Spin waves in ultracold quantum gases
The incredibly long coherence times of atomic hyperfine states make
them ideally suited for frequency standards and quantum information processing.
Recent experiments on quantum gases have utilized this cherished trait
of cold atoms for the study of spin waves, a property usually associated
with solid-state materials rather than dilute atomic gases. Researchers
in the Quantum Physics Division of of NIST observed this effect in a gas
of rubidium-87 atoms cooled just above the transition for Bose-Einstein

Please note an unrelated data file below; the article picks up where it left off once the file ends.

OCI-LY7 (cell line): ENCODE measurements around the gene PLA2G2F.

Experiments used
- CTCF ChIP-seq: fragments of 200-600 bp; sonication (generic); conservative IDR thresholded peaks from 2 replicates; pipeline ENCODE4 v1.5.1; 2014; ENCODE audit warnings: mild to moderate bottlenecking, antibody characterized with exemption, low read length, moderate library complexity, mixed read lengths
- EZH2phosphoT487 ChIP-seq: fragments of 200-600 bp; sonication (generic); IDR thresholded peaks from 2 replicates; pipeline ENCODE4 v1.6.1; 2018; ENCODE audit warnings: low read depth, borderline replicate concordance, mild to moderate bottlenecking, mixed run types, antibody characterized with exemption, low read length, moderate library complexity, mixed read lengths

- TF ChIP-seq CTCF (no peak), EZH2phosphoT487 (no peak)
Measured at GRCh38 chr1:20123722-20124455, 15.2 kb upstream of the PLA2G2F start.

condensation. On the theory side, we teamed up with them for a detailed
study of the excitation frequencies and damping rates of the collective
spin modes. More recently, we have extended our work to the Bose-condensed
regime, which is an unchartered direction for theory with a wealth of new
physics to be discovered. In parallel with this work, we are also exploring
the effects of internal coherence in a quantum degenerate Fermi gas. In
this poster, I will reveal our latest results on these problems.